Hopes are dashed on both sides of the fence
It is a touch ironic that Kam Nai-wai and Christopher Chung Shu-kun have much in common given that they represent rival political camps.
Both work in the information technology industry and have served as district councillors for more than a decade. The pair also served as urban councillors from 1995 until the council was disbanded in 1999.
Both have daughters and have made failed attempts to win seats on the Legislative Council.
Now, they have given way to former top officials Anson Chan Fang On-sang and Regina Ip Lau Suk-yee for the December Legco by-election on Hong Kong Island.
Their fate may be down to coincidence but the pair are typical of those striving to climb the political ladder.
'Ten years since the handover, the government has done nothing to nurture political talent,' said Mr Chung, 50, of the Democratic Alliance for the Betterment and Progress of Hong Kong.
Dubbed a second-tier member of his party, Mr Chung, who has been an Eastern District councillor for 16 years, feels strongly about the lack of opportunities for politicians at the district level.
He has run in four Legco elections as the third or fourth candidate on the DAB ticket - which virtually meant no chance of winning a seat under the proportional representation system, which requires voters to choose from lists of candidates instead of voting for a particular one. The candidates in the top slots on a list stand a higher chance of being elected.
'I plan to retire from the political arena when I turn 60. Before then, I will keep fighting to advance my political career. If I can't achieve the goal of being elected as a legislator, I need another plan for myself,' Mr Chung said.
He said he had found there was less room to develop a political career in Hong Kong.
Since the size of district board constituencies had been drastically cut in 1994 and the urban and regional councils abolished five years later, politicians at district level could only focus their attention on trivial housing-estate issues, he said.
Mr Kam, a founding member of the Democratic Party, has served as a Central and Western District councillor for 13 years and stood for a Legco seat in 2000 as the third candidate on his party's list.
He was denied the chance to run in a by-election that year following the resignation of DAB vice-chairman Gary Cheng Kai-nam, because his party backed Audrey Eu Yuet-mee's candidacy.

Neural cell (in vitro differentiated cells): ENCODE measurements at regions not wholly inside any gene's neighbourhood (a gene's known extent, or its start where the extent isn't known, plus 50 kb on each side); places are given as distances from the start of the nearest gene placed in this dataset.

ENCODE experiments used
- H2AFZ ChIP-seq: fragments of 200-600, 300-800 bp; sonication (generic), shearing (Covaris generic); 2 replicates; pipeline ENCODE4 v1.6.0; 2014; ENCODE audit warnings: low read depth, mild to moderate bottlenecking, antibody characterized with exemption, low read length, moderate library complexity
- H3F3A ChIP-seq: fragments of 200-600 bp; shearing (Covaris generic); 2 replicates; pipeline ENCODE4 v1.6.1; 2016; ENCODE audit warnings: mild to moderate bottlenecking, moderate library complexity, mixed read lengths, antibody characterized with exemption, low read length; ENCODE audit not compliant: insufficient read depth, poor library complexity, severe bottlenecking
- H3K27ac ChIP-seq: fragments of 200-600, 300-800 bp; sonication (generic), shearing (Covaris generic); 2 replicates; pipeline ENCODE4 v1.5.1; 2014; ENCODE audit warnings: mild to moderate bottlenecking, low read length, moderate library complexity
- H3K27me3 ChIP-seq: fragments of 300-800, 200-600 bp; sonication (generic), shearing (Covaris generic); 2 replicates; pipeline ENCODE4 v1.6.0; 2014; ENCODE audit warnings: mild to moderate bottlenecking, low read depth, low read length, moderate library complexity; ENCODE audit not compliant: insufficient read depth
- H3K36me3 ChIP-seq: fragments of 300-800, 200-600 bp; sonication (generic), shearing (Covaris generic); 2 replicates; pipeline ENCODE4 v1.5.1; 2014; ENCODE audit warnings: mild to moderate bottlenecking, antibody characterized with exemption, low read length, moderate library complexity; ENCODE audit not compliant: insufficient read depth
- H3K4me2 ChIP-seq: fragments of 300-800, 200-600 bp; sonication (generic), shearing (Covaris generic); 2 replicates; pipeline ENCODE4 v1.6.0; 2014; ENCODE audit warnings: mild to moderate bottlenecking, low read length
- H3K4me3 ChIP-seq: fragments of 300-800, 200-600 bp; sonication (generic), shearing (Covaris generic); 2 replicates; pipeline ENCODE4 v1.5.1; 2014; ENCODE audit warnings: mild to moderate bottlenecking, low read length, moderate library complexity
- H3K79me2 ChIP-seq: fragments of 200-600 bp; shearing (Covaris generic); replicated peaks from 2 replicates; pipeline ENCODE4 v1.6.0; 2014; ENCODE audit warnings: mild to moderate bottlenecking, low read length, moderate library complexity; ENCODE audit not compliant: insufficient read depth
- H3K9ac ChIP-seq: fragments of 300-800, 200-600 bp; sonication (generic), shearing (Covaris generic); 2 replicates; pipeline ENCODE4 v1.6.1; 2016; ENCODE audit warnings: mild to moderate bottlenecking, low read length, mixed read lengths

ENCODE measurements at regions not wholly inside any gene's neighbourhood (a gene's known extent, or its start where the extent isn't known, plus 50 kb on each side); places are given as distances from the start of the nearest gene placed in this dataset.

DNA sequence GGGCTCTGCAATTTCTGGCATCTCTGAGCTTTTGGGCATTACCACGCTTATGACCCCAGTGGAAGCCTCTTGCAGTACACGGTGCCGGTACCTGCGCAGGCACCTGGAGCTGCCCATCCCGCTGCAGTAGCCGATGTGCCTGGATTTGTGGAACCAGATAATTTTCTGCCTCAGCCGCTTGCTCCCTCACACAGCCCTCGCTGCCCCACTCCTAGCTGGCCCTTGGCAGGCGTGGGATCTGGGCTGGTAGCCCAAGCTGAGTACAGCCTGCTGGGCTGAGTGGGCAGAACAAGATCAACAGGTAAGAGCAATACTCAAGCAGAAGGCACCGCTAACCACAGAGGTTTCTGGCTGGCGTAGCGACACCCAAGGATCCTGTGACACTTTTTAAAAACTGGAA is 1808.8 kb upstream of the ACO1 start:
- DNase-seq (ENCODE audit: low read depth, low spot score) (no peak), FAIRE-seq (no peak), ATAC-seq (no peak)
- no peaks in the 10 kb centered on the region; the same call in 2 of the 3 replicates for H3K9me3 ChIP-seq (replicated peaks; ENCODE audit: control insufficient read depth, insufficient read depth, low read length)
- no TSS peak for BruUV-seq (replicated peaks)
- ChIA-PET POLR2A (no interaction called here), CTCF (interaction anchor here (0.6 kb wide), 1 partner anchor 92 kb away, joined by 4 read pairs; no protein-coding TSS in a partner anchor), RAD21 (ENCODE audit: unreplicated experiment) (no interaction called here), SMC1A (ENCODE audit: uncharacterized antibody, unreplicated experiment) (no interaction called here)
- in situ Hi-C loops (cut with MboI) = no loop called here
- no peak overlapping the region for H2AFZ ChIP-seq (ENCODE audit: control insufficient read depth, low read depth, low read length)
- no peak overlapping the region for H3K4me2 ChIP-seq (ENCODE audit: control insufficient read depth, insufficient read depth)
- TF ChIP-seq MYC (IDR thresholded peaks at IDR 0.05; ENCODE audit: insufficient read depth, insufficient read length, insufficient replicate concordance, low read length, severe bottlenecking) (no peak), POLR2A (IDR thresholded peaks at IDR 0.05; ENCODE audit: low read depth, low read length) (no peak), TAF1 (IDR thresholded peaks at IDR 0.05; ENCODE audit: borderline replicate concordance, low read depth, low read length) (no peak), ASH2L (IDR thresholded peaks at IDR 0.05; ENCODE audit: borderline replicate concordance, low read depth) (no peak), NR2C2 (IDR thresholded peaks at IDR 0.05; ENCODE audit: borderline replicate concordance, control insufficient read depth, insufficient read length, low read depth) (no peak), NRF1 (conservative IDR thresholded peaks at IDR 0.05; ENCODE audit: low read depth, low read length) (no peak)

Mr Kam has pulled out of the December by-election to make way for former chief secretary Mrs Chan.
'Even if [Democratic Party lawmaker] Martin Lee [Chu-ming] does not run and gives way to me in the next Legco election, it does not mean voters will vote for me,' he said, saying district councillors' popularity did not compare with that of 'political stars', because of the small size of district council constituencies.
Given the councils' lack of power, he said, he sometimes felt helpless. 'As a district councillor, you can't even help add a traffic light for residents.'
For Mr Kam, repeated but failed attempts to make progress in politics is frustrating. He said he had proposed to his party that he would not run again in this year's district council elections, but as there was no one to succeed him in his constituency, he had to stand.
At 47, he has reservations over whether to run in next year's Legco election, saying this depended on how he fared in his computer systems company. 'After all, I need to take care of my family.'
Both men said they would not advise the younger generation to follow in their footsteps.
Asked how he would respond if his 23-year-old daughter wanted to become a district councillor, Mr Chung said: 'She is already scared of what I do.'
Mr Kam's 13-year-old daughter is still too young to consider her career. But he warned young people to think twice before embarking on a political career.
Mr Chung added that if the Hong Kong Island seat left vacant by the death of DAB chairman Ma Lik was contested by second-tier members from both camps, this would set an example for the new blood.